Kofi Kingston Talks the Importance of UpUpDownDown and Life as a Double Champion

There's a new double champ in the WWE and his name is Kofi Kingston.

No, the WWE Champion didn't capture the Universal title from Seth Rollins, but he is your new UpUpDownDown Champion.

For those unfamiliar, UpUpDownDown is a gaming channel started by Austin Creed, a.k.a. WWE superstar Xavier Woods, in 2015 that features wrestlers from the promotion's roster talking about (and playing) games. The channel has amassed two million subscribers, but the UpUpDownDown Championship is a new addition.

After failing to become the first UUDD Champion, Kingston a.k.a. "Mr. 24/7" would defeat Jack Gallagher to officially become a double champ.

"I am super duper excited to hold this title. It's one of the most highly coveted titles in the company and it looks real tight. With the white strap and the pink and the blues it's an amazing-looking title," Kingston told Newsweek. "And holding that with the WWE Championship I feel like I'm on top of the world."

wwe kofi kingston uudd champion interview

Similar to the new 24/7 Championship, any wrestler can challenge Kingston for his UUDD title anytime, anywhere in a one-on-one match. But the game they play is random. To keep the title, it often times comes down to skill.

Fans of UUDD know that Kingston is very good at video games, winning WWE2K and Madden tournaments on the channel in the past, but his gaming background has humble roots.

Kingston's father was big on computers so he would play a lot of computer games. Mr. 24/7 says that he played a lot of Qbert and Barbarian growing up but would experience a variety of different genres as his gaming life evolved. However, Kingston admits he gravitates more towards fighting games, a love that helped him win the UUDD title when he dominated Gallagher while playing Mortal Kombat 3.

He would continue to keep up on his gaming as the years went by, but then when he became a father things changed.

"It wasn't until I got my first son that I wasn't really able to play video games because when you have a child at home, there are infinite other things you should be doing," Kingston said. "So I was out of the video game scene for like three years and Woods came on the road with us and he brought his PlayStation and I was like 'oh I can play on the road' and not worry bout it when I'm home. And then instantly I was back in and that's around the same time that UpUpDownDown was born. I'm just grateful that I'm still able to play."

A professional wrestler's life is very demanding. The physical tolls on the body are well-known, but the traveling and long hours can be just as draining. And while UpUpDownDown has become a window into the personal lives of WWE superstars - Kingston's love of sneakers is on full display in his own series - it's also an outlet for them to commingle and let off some steam.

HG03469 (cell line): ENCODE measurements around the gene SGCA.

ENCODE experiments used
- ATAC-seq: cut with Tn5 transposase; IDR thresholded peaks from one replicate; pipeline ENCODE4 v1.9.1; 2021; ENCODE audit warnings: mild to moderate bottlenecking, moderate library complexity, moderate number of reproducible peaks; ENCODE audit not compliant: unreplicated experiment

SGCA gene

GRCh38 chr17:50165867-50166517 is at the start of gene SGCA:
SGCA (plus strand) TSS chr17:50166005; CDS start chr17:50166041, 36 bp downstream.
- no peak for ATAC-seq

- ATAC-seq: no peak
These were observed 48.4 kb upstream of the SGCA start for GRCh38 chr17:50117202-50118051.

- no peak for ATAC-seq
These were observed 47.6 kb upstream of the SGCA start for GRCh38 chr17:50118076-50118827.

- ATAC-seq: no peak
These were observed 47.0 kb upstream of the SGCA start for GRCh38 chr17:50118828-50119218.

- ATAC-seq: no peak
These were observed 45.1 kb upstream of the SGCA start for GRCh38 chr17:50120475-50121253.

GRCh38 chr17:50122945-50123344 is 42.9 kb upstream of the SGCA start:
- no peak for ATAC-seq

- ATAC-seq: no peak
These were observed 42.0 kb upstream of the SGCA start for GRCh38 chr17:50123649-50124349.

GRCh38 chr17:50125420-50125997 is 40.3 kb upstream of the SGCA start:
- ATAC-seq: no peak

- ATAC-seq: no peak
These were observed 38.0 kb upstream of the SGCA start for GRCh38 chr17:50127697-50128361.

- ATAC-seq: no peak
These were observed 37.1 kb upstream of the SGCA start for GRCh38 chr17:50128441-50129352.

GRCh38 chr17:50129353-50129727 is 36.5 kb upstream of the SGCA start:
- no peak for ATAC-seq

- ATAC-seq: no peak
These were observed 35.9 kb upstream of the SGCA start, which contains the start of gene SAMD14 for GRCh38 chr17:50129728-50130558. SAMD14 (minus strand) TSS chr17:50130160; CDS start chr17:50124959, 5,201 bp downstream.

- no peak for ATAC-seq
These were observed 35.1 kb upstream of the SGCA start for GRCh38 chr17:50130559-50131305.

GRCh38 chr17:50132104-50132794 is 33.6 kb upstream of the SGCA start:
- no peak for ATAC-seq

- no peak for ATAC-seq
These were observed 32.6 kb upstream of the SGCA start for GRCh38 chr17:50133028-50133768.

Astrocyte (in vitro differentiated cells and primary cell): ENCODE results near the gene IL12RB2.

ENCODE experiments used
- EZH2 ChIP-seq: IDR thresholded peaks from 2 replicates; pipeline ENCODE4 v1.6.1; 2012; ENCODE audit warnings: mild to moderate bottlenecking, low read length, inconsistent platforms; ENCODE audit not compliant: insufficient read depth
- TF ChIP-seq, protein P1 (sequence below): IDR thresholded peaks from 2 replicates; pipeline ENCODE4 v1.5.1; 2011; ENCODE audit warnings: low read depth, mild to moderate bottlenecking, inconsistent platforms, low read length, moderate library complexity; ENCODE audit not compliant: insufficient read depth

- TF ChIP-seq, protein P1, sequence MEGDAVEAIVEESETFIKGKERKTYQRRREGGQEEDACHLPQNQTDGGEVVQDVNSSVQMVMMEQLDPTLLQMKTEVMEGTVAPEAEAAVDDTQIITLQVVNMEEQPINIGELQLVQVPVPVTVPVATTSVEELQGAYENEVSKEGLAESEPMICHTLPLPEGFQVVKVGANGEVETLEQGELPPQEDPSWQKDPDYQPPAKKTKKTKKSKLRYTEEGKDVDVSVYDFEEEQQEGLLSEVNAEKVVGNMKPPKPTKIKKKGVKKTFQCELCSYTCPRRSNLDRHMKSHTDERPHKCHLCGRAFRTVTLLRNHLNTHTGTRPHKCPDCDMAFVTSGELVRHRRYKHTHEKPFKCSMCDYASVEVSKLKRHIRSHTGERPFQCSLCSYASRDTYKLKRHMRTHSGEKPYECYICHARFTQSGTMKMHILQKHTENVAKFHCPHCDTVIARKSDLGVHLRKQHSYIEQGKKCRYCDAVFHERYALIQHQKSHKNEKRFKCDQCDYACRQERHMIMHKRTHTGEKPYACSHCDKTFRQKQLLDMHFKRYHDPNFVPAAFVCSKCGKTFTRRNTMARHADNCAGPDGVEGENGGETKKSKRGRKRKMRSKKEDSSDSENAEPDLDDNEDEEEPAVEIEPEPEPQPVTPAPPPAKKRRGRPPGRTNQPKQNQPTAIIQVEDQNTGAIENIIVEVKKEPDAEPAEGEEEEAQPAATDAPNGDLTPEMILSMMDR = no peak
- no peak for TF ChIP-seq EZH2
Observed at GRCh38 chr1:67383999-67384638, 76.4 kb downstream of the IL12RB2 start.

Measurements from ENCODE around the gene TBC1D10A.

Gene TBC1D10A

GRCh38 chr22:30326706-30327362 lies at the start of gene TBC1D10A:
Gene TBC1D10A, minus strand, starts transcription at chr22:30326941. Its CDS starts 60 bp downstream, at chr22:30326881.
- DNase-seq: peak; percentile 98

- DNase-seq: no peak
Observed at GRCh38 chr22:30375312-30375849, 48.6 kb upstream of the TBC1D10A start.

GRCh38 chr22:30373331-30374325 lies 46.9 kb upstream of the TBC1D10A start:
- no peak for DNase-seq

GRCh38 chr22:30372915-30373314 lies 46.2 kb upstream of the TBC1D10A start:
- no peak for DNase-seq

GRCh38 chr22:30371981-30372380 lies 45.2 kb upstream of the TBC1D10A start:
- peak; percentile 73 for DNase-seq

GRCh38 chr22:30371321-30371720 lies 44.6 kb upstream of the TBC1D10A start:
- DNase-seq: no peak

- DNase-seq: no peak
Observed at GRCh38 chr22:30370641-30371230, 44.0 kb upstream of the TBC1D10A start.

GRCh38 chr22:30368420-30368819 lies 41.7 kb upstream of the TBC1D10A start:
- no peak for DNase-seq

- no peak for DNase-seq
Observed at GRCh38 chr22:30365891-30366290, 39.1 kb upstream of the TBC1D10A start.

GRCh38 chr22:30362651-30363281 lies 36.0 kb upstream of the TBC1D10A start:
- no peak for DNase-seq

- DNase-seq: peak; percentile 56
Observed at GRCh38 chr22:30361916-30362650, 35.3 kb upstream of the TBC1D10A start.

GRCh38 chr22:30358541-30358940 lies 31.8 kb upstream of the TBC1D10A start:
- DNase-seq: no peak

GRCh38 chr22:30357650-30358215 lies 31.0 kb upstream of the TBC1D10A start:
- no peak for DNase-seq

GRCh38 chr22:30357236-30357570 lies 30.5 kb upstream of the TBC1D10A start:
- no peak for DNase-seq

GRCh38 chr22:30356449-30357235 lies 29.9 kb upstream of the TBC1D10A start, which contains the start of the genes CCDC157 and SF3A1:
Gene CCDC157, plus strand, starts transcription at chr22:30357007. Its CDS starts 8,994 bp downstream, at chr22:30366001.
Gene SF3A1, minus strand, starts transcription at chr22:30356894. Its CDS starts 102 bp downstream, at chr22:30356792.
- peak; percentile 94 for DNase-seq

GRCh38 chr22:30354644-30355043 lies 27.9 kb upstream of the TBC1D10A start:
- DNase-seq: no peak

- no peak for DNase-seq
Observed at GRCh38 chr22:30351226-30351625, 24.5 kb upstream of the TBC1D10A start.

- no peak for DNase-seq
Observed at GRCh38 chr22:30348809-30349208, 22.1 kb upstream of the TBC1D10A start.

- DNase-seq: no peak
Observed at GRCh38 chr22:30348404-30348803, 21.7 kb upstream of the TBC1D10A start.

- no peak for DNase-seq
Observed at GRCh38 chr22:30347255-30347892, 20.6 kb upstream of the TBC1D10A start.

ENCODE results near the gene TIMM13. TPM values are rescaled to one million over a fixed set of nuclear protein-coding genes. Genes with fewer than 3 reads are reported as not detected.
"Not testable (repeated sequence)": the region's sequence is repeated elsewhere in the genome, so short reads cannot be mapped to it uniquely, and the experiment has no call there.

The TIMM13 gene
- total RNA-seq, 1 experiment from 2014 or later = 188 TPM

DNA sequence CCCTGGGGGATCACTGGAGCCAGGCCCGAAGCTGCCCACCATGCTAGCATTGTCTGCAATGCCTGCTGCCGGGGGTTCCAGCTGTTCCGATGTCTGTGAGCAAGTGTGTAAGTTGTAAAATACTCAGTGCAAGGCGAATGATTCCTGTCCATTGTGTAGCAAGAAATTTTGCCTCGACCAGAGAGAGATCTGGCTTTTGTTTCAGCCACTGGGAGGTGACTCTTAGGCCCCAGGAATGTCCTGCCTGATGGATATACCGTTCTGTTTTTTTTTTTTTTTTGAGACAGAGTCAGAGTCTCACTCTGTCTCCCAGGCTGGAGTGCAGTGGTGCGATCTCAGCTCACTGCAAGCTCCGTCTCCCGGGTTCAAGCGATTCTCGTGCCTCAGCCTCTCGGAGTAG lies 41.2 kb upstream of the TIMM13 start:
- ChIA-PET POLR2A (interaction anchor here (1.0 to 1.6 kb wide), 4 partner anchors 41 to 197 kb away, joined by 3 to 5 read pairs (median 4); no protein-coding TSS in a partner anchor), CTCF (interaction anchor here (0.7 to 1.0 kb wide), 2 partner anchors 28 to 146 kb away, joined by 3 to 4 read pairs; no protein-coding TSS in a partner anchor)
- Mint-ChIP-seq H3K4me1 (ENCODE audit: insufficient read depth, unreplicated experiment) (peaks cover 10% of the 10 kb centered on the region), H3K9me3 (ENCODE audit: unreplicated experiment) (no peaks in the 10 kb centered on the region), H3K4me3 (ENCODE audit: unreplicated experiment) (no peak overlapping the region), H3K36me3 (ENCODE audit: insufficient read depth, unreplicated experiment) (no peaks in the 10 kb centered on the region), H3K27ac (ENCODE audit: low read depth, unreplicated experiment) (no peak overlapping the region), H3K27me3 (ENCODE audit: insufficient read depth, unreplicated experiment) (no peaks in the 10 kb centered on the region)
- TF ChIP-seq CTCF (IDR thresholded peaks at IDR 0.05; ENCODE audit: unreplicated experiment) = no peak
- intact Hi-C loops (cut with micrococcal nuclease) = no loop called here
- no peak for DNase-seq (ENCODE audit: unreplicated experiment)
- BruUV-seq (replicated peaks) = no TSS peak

"Playing video games, as funny as it might sound, it's a very important part of our day," Kingston said. "Our schedule is so hectic, chaotic, demanding that we need an outlet. We need ways to express ourselves and let our energy out. Getting to play with your friends and trash talk. That's some of the best parts of gaming for me. It's like having recess in elementary school."

This is especially the case when they are at the airport. Layovers or delays that last hours are excruciating for the wrestlers, but Kingston said the ability to game on-the-go using gaming monitors helps them pass the time as well as practice. Being the UUDD Champion means you need to keep your skills sharp.

"We call it 'labbing up.' Especially when you start playing around the boys here and you see someone getting really good and others improving you say to yourself, 'man, I have to get to the lab' and practice because you don't want to come into work and get embarrassed," Kingston said. "We'll set up shop anywhere because we take our gaming very seriously."

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Kingston says that regardless if UpUpDownDown was a thing or not, the superstars would be playing video games, but having Woods as the visionary of the channel has not only given them a way to unwind it has paved a way for fans to connect with the WWE superstars in ways they rarely could before.

Kingston believes having fans see the people they look up to enjoying the same things they do brings them closer together.

UUDD has also become a way for WWE superstars to connect with the community. Recently, Woods competed in the Fortnite Summer Block Party and raised $23,000 for cancer research charity Connor's Cure.

"Being able to play together and using our celebrity to do things that are positive. We want to promote positivity and it's not just a gimmick that I, Woods and Big E play on TV it's something we believe in," Kingston said. "So raising money playing video games is something that's very important, it's one of the many ways that UpUpDownDown and video games can help people."

Kingston recalls how Woods told him how video games kept him focused and out of trouble growing up, and how the medium helped Kofi make some of the best connections in his life. Whether it was going to the arcades and interacting with gamers playing Street Fighter and Mortal Kombat to sharing experiences playing through games like Final Fantasy a bond is formed because you've been through something together.

"A lot of people look at video games as something that nerds do or whatever but we look at it as a way to connect with people and an outlet and it's something that's positive that brings people together and at the end of the day that's what it's all about," he said.

Kofi Kingston Talks the Importance of UpUpDownDown and Life as a Double Champion | Gaming